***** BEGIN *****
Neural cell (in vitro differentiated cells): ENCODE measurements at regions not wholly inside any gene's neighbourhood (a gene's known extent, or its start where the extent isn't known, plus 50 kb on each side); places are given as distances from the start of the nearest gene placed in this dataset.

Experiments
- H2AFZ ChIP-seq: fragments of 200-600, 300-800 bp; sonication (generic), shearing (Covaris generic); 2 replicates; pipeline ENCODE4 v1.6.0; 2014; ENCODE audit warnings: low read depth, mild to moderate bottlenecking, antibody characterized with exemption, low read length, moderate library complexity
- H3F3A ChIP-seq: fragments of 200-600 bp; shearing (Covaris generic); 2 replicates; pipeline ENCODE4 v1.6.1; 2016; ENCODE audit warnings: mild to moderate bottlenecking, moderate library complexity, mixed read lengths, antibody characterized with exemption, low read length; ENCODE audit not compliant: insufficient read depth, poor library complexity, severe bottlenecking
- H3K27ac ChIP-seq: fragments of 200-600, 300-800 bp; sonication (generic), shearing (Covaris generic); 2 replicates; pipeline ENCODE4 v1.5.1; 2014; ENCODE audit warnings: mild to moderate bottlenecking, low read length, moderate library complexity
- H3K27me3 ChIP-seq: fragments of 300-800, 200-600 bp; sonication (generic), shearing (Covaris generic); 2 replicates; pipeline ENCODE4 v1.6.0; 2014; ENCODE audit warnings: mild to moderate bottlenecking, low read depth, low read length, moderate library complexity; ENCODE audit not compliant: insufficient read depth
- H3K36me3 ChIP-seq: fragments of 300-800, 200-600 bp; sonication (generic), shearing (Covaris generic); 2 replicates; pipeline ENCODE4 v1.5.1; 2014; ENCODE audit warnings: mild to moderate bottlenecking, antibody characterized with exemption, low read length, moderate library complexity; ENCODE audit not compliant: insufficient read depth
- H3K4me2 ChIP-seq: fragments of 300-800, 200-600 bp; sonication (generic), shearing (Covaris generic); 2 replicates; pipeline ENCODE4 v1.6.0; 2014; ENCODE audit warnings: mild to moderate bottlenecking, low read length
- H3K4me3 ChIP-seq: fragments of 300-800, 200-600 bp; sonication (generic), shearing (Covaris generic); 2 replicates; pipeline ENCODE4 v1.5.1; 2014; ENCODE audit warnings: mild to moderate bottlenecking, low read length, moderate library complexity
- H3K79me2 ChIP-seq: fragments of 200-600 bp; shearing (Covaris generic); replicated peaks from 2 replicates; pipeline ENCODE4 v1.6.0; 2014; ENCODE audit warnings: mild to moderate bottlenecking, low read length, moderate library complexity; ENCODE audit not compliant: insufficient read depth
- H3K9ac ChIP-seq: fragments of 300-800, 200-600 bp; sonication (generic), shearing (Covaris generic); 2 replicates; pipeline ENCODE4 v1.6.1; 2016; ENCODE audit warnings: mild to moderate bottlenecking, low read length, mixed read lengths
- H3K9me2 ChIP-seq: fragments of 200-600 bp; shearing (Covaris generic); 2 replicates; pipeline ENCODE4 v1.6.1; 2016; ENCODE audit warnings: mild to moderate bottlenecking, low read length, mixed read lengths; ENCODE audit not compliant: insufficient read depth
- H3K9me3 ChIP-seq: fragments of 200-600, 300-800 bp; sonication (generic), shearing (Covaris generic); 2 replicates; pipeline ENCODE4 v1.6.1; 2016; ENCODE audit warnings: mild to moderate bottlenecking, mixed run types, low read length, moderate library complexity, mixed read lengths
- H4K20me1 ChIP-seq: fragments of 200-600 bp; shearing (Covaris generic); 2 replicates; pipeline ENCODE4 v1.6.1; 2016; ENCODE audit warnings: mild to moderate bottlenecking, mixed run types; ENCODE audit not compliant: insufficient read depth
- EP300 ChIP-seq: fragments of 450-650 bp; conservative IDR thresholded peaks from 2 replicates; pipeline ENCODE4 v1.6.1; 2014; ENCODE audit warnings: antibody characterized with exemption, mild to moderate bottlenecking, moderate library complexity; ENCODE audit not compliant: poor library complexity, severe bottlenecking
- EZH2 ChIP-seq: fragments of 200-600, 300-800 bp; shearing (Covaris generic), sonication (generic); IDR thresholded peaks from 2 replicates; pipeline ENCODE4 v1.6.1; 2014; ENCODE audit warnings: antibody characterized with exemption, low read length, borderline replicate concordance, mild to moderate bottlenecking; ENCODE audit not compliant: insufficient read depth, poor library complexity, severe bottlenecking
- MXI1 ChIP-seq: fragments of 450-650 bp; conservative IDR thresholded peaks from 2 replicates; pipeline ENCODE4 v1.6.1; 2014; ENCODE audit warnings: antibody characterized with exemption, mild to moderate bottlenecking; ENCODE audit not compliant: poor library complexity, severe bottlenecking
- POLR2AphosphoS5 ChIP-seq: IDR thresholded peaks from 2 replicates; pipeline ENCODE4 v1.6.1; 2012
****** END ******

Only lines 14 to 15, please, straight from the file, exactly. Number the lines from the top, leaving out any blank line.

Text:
- H4K20me1 ChIP-seq: fragments of 200-600 bp; shearing (Covaris generic); 2 replicates; pipeline ENCODE4 v1.6.1; 2016; ENCODE audit warnings: mild to moderate bottlenecking, mixed run types; ENCODE audit not compliant: insufficient read depth
- EP300 ChIP-seq: fragments of 450-650 bp; conservative IDR thresholded peaks from 2 replicates; pipeline ENCODE4 v1.6.1; 2014; ENCODE audit warnings: antibody characterized with exemption, mild to moderate bottlenecking, moderate library complexity; ENCODE audit not compliant: poor library complexity, severe bottlenecking